Booker wore many hats in Phoenix this winter, shapeshifting as the Suns’ offense did so around him. The team seemed to perform best when he grabbed the offense in a stranglehold and controlled everything. That’s unsustainable and inefficient, and realizing that will be a stark epiphany regarding the difference between “can” and “should” for the young Suns. They need balance.

Doncic can be Booker’s partner, and the fit between the two is intriguing, especially with new coach Igor Kokoskov designing a system for them. Booker’s understanding of space and his ability to create advantages in an instant means that this Suns team is actually better served installing a more modern playmaker than a typical Paul or John Stockton type. Two-man actions involving the two of them would be a downright puzzle for opposing defenses to stop.

James Jones put it best in Kokoskov’s introductory press conference when he said that everyone in last year’s EuroBasket competition knew the ball was going to end up in Doncic or Goran Dragic’s hands, and still, no one could stop it. Dragic’s versatility has led to a great NBA career, and Booker has some of the same unpredictability that can force defenses into impossible decisions.

The combination of Booker’s playmaking and Doncic’s positional advantages create a unique recipe that could ultimately be more difficult to handle than just adding the point guard this team so desperately needed throughout this season.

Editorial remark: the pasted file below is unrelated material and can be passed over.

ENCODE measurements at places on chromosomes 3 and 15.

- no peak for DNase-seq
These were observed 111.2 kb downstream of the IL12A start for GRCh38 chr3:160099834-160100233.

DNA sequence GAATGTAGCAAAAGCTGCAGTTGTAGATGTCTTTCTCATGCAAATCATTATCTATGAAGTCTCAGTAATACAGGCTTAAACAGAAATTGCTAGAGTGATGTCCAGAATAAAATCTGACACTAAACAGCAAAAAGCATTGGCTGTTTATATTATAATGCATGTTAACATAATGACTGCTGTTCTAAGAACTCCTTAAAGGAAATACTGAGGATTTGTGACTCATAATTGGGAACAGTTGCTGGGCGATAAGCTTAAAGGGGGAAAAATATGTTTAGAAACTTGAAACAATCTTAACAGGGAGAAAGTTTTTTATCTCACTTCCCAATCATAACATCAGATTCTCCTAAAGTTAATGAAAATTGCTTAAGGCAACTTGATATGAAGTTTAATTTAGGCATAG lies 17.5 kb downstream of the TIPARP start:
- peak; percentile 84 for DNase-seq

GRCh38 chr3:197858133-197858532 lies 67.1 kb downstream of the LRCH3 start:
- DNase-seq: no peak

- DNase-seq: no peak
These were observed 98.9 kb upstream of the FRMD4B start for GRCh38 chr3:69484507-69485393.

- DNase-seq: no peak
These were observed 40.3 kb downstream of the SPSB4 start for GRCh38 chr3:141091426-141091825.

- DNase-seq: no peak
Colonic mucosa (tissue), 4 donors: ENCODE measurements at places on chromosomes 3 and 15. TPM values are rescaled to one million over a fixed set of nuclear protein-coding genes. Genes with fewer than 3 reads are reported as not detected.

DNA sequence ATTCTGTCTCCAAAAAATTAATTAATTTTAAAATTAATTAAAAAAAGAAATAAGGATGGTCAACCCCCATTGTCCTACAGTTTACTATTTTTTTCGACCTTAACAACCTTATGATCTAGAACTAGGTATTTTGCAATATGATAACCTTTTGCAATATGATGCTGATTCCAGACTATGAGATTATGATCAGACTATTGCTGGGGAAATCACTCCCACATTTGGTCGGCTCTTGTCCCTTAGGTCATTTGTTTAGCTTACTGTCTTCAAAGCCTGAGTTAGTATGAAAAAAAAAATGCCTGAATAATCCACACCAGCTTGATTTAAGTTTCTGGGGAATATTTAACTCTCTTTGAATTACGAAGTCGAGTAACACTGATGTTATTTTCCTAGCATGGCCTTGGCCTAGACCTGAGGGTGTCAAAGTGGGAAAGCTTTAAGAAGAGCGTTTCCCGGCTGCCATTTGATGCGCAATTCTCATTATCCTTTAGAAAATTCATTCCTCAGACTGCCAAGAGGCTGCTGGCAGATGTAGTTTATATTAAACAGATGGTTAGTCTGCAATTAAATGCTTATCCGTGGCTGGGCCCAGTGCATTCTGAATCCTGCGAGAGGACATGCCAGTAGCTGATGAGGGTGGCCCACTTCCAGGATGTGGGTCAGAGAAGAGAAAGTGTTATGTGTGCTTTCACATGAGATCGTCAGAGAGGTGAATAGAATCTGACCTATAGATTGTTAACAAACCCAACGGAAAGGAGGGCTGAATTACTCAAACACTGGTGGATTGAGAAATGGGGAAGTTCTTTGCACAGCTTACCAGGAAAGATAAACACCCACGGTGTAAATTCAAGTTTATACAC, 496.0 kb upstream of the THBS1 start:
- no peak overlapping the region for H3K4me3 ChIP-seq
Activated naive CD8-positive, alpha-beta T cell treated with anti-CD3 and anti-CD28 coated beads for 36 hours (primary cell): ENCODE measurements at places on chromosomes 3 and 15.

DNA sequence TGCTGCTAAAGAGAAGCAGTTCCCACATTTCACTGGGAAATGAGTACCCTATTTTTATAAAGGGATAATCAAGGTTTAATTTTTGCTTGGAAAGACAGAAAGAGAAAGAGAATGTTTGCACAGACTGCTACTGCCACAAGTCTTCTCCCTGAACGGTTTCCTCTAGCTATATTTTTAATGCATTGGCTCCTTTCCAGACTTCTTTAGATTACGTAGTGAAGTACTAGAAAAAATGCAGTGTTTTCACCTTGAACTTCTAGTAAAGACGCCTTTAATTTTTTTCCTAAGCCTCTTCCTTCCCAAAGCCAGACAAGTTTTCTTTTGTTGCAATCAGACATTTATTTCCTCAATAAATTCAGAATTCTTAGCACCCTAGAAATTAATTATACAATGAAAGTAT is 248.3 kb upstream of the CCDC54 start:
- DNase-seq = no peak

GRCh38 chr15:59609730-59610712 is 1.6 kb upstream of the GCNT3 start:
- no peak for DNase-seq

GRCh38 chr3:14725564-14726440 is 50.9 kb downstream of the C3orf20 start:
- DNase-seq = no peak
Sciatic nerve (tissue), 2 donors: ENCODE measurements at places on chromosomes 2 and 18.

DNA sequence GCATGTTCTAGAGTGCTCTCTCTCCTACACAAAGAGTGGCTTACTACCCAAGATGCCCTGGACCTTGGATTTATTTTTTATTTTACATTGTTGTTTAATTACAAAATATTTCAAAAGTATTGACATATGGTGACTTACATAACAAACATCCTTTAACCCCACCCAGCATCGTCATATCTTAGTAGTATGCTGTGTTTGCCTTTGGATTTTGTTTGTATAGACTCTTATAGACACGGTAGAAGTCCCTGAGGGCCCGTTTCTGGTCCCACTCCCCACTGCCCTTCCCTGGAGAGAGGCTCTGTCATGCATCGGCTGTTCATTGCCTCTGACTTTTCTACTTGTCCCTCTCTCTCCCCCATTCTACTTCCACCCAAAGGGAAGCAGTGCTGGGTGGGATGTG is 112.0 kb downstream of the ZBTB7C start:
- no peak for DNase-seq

And it’s not like Doncic is lacking in the skills we expect out of modern point guards. He constantly forces defenses to respect the triple threat of his jumper, drive and pass coming off a screen.

If an NBA team restricts their search for a playmaker these days to guys who look and play like the point guards we grew up watching (and Suns fans clearly know what great point guard play looks like), they’re limiting their ability to create a versatile and efficient offense, and ignoring the potential of deliciously versatile players like Doncic to contribute to that vision.

Doncic doesn’t simply create matchup problems, he knows how to attack them as well. He was terrific in isolation this season, and can create offense from the post.

When a playmaker has the ability to take slower players off the dribble or post smaller ones, that versatility, though nontraditional, should be seen as an opportunity rather than a concern.

Booker, Bender and Josh Jackson are each above-average ball-handlers for their position, with size and skill advantages as well. Adding Doncic to that mix would unlock another level of adaptability that few teams could match.

The Suns appear comfortable rolling with Brandon Knight next season and trying to reintegrate him into the roster. He brings some of the same advantages as Doncic if he can return to the 3-and-D form he flashed early in his career. The lead guard position will not be a black hole next season.

But putting a player like Doncic in that slot simply raises the ceiling of this team in a way few others can.

Great teams are malleable, with players that accentuate the strengths of one another and activate different parts of their teammates’ skill sets in a way that allows the team to win many different ways. Doncic might not precisely fit a positional need for the Suns or be as athletic as the big men in this class, and fitting him in will require creativity and a willingness to be flexible.

Those considerations are part of the equation, ideas you have to swallow if you’re taking him No. 1 overall, but altogether wholly worth it when you consider the upside of the unpredictable, exciting team Doncic could help help create in Phoenix.